Friday, June 15, 2007

31N/130E - Kuroshima

traverse copy
A LANDSAT image forms the background of this map of our excursion to Kuroshima. The color-coding of our tracks show variations in speed relative to land, mostly due to the sea-currents, which are also shown in magenta along our tracks at a scale of 1km to 1km/h. It took 10 hours to get to Kuroshima (including about 40 minutes circling about the confluence), and 11 hours to get back (non-stop).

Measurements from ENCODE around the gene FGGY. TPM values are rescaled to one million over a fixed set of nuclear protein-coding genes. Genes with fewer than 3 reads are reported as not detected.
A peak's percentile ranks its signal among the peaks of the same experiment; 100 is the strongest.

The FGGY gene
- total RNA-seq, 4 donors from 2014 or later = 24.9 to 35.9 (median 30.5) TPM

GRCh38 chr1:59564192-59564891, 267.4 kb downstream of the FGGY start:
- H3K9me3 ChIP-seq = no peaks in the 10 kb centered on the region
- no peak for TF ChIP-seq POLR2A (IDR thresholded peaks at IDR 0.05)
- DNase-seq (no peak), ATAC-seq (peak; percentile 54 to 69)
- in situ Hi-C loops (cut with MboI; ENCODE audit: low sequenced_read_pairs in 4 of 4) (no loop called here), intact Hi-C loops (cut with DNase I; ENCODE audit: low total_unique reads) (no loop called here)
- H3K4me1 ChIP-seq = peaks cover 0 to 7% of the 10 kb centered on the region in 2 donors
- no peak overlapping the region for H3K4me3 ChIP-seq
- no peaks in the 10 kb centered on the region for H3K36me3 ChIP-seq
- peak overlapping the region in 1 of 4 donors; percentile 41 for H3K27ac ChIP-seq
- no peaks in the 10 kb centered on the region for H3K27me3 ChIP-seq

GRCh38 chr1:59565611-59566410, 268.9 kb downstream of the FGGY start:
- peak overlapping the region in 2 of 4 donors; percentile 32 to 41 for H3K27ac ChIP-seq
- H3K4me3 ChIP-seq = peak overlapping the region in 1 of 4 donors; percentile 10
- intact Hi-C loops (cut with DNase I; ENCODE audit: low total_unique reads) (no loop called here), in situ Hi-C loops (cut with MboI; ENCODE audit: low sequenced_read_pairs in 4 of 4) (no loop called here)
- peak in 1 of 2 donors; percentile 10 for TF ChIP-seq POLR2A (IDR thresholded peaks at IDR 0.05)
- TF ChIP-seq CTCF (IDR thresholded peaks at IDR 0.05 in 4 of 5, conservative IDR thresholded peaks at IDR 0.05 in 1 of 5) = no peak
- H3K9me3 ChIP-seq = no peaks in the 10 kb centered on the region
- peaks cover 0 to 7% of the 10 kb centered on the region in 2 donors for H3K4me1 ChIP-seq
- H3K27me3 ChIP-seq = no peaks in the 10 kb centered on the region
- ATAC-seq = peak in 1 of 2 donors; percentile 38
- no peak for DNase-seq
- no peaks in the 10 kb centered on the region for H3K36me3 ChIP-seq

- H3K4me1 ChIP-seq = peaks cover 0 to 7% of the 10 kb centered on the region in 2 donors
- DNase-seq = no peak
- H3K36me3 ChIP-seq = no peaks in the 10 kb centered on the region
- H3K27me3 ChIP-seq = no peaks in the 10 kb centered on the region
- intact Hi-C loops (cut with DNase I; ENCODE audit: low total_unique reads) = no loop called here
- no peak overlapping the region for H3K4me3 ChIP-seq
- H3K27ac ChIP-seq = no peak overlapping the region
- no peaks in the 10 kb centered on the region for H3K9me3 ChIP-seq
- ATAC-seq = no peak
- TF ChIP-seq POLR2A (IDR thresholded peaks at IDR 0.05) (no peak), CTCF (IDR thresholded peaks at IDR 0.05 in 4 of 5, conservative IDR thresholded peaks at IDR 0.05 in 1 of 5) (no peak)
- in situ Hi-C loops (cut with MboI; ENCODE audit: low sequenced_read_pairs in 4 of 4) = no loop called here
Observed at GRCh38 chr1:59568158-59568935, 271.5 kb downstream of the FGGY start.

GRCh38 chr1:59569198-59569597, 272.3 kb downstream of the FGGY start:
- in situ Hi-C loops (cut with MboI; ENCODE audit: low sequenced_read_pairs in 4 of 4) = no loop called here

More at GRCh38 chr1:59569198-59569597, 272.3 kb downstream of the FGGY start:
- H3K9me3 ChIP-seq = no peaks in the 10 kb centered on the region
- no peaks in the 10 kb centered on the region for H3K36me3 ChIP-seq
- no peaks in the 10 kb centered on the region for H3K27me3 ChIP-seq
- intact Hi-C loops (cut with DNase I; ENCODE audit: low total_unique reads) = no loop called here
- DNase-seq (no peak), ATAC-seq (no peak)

It’s an hour or two after our midnight departure and the night is dark and as yet moonless, though the splendid summer stars provide a minimum of light to get by. The Milky Way arches overhead, and a shooting star occasionally falls towards the horizon. The starry sky is an excellent compass, and we keep the constellation Scorpio directly ahead of us to maintain our south-south-westerly course. The sea is flat now and there is little wind so far, but we had just crossed through patches of breaking waves made by the mixing currents here off the southwest corner of Kyushu. Presently, from the starboard quarter the sound of more waves slowly comes closer. But wait, something’s odd; it’s not quite a wave sound. “Stop paddling for a second”, I say to Leanne, “Let’s listen.” It’s actually a sea-mammalian breathing sound, coming closer and closer. Then I see a dorsal fin right next to my boat – “Dolphins!” We resume paddling as a small pod of dolphins swims along just off to starboard. The curious creatures must have wondered what those strange splashing sounds were that we were making with our paddles. Now they playfully dive under our boats, invisible in the night but painting beautifully curving ribbons of phosphorescence with their tails. At first, this kind of closeness to one of the sea’s powerful creatures is a little disconcerting, but they obviously mean no harm. Ten minutes later, they are quietly gone. It’s only then that I realize that the snorting sounds (which they stopped making once alongside), and their careful, slow approach from the four o’clock position, were as if to say, ‘Don’t be startled, we come in peace.’ Contrast this with the so many ‘helpful’ fishermen, who approach us perhaps thinking we are in trouble, engine on full power and their frothing bows aimed directly at us – a sight that my nerves have yet to get used to. Dolphins truly are intelligent creatures, and this chance meeting again reminded us of why it is exactly that we choose to spend our free time monotonously paddling the seas.